Rice paper for the side windows. (I used what I had on hand which was chinese calligraphy paper, which I will most definitely blog about later on....;) Just taped over square opening cut in the side walls.

The lights were inexpensive construction style lights also picked up at hardware stores. Shouldn't cost you more than about 15 bucks each.(Can$) Try princess auto, they have sales periodically...
Just taped together with clear packaging tape. (use clear, as opaque will show as dark spots on the inside of the box.)

IMPORTANT. the lights are EXTREMELY HOT I turn them off if I leave the room, and keep them AWAY from the PLASTIC and RICE PAPER. DUH! If you make a light box don't burn your house down ok?

Why is it so big? So I can photograph lots of different things in it. As it's just shy of 2 x 2 feet square, it makes my sculpture look tiny! Trust me, the sculpture isn't tiny, the dimensions are shown in my last post.

Peace and Balance

~ the art ninja ~

Jenna, the Resin Cast.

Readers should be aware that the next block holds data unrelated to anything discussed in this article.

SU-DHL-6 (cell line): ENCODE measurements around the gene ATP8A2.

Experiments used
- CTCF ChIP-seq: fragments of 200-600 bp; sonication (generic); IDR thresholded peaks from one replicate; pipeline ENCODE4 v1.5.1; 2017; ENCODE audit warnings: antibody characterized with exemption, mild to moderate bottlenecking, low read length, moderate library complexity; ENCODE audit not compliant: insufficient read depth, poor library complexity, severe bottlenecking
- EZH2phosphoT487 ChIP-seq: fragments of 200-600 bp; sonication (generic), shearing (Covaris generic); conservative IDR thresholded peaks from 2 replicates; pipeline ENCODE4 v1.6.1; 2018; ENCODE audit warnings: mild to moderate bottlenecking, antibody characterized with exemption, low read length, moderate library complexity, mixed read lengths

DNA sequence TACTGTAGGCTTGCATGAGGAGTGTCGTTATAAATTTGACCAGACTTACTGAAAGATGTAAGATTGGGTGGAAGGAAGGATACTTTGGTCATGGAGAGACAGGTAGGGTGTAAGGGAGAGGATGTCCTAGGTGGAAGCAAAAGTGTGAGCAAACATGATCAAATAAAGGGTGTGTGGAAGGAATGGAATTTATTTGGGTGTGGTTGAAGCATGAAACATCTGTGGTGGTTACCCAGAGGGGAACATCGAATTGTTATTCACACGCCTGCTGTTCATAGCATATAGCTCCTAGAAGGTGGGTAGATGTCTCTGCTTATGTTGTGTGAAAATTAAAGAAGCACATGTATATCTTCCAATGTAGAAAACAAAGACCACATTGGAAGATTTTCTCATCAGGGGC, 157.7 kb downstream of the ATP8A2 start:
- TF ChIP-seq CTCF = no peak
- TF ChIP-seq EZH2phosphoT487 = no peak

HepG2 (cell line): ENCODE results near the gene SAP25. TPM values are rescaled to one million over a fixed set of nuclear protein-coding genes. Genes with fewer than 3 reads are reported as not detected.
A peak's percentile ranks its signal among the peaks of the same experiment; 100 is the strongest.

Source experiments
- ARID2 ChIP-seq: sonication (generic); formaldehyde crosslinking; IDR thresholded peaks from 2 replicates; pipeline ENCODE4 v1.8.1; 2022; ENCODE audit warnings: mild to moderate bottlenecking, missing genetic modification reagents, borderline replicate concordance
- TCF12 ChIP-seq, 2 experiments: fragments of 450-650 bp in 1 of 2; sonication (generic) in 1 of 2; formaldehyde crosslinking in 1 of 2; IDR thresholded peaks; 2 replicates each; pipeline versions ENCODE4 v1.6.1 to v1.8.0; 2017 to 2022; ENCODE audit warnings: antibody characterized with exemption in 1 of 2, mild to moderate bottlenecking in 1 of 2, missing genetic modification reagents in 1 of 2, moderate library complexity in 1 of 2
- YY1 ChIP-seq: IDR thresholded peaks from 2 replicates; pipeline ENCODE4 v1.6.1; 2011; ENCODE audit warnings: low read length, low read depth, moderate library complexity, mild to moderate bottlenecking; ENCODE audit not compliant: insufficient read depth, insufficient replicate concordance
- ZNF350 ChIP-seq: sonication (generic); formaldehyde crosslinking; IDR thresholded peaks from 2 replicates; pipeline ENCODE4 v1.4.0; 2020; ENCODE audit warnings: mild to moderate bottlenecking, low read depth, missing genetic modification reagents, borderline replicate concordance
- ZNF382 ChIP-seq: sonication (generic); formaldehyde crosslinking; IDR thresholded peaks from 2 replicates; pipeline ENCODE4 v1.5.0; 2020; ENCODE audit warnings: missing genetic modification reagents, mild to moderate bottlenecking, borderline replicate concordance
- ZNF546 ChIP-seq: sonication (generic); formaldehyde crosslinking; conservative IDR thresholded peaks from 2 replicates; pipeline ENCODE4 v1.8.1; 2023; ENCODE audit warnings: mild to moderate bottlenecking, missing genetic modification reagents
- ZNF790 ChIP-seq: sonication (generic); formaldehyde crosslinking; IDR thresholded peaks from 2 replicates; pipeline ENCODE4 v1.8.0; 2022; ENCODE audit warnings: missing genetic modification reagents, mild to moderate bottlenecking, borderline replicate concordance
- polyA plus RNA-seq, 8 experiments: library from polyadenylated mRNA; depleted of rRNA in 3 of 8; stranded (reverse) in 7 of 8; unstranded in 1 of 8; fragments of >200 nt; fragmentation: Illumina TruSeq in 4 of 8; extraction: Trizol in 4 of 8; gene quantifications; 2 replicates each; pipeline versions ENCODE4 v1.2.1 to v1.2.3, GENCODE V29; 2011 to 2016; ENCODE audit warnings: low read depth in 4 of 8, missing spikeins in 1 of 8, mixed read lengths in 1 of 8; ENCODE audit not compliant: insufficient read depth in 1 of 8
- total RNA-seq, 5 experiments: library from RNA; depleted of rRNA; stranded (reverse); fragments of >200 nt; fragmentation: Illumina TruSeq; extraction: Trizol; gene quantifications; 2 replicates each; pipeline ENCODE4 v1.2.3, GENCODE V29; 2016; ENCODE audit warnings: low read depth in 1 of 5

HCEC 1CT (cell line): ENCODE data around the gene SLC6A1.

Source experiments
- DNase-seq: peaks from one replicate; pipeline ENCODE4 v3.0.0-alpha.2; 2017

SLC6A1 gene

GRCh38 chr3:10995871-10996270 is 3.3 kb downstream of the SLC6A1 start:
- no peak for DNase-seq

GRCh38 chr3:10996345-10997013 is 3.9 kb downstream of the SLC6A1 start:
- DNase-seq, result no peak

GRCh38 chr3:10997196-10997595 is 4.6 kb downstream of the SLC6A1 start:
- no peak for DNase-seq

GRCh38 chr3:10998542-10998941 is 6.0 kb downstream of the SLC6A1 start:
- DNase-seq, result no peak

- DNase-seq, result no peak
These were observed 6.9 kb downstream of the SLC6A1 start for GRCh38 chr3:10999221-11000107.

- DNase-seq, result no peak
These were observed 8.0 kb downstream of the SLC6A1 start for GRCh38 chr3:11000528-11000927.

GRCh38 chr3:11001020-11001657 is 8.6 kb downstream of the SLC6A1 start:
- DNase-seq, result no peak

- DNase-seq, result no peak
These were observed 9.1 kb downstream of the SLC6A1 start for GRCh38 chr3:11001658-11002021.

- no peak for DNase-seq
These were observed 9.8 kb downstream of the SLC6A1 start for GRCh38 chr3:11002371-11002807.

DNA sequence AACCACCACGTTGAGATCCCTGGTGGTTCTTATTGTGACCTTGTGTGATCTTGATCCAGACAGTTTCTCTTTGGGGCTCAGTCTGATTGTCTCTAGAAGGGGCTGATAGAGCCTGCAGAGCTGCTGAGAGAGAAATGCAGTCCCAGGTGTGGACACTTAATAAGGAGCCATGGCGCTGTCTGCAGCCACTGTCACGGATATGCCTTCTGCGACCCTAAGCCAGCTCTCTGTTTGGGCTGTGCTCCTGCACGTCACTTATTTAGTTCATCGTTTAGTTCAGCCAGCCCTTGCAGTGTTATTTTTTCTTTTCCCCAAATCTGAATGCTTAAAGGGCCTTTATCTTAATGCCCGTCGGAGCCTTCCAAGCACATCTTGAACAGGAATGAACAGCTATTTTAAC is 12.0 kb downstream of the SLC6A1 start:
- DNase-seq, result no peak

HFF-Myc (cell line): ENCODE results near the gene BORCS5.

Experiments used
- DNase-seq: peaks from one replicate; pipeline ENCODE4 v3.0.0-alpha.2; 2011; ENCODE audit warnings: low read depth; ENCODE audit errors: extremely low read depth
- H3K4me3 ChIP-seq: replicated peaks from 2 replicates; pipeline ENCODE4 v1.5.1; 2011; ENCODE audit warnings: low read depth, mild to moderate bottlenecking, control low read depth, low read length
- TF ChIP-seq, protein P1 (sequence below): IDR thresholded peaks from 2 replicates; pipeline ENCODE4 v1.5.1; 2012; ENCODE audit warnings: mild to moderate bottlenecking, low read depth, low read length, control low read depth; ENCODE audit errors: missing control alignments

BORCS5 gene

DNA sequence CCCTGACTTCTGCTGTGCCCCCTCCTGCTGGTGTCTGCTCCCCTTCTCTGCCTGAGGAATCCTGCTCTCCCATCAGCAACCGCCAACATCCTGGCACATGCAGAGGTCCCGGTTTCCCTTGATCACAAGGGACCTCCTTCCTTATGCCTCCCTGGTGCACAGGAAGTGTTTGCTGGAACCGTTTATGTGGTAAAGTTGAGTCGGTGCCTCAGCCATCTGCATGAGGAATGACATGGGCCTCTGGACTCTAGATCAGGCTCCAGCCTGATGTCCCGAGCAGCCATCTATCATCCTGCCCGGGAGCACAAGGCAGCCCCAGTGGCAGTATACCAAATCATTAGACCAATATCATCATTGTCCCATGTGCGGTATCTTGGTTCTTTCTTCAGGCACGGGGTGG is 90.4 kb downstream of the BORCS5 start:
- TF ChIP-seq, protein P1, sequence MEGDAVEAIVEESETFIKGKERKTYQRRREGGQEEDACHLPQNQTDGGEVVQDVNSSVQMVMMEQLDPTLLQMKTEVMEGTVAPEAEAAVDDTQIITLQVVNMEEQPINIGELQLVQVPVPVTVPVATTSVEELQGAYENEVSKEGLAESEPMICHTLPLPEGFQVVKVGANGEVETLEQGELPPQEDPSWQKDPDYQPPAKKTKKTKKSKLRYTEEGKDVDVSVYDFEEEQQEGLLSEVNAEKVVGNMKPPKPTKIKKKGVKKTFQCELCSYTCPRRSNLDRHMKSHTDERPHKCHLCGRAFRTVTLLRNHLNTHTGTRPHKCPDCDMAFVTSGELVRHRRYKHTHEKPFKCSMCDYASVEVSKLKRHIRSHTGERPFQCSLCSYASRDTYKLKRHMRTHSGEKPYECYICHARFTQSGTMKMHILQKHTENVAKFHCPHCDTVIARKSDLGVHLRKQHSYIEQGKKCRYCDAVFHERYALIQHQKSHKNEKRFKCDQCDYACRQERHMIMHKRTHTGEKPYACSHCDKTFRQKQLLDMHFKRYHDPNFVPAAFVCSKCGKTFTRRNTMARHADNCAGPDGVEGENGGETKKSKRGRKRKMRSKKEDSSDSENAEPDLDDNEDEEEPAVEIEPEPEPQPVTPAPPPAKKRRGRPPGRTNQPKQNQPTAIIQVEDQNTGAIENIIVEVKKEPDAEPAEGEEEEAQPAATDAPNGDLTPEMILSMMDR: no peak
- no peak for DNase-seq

I've finally gotten a chance to build a light box for shooting photos of my Sculpture ~ Jenna ~

Here's the Final Sculpture.

This sculpture has been cast with a black tint added to the resin before it's mixed, this causes it to turn out grey when the resin kicks.

(kicks = the chemical reaction starts causing the molecules to change from liquid to solid. It also turns white, and it happens very fast, hence the term "kick")

I think I prefer casting the figure in white. I wanted to try the grey too see how it turned out.

In the two side profile shots you can see the seam line on the figure. It's actually fairly thin, with a small amount of flash showing. (flash = thin amounts of a casting's material that has seeped into the parting seam between the two mold halves. )

Cleanup recommendations:
A good small file for filing down any abnormalities in the seam line.
Some 400 or 800 grit sandpaper. (sanding wet works wonders too)
I like to use a dremel to clean up the base but you don't necessairly need one, some elbow grease and an exacto knife will work. Make sure you cut AWAY from yourself, your hands, your fingers. You WILL jab yourself WHEN you slip. That's not an IF it's a WHEN. (Take my advice on this one... I've jabbed myself too many times to not insist you follow my advice!)

The figure measures approximately 5.3cm x 9cm x 5.5cm OR 3.75" x 2.5" x 2.25"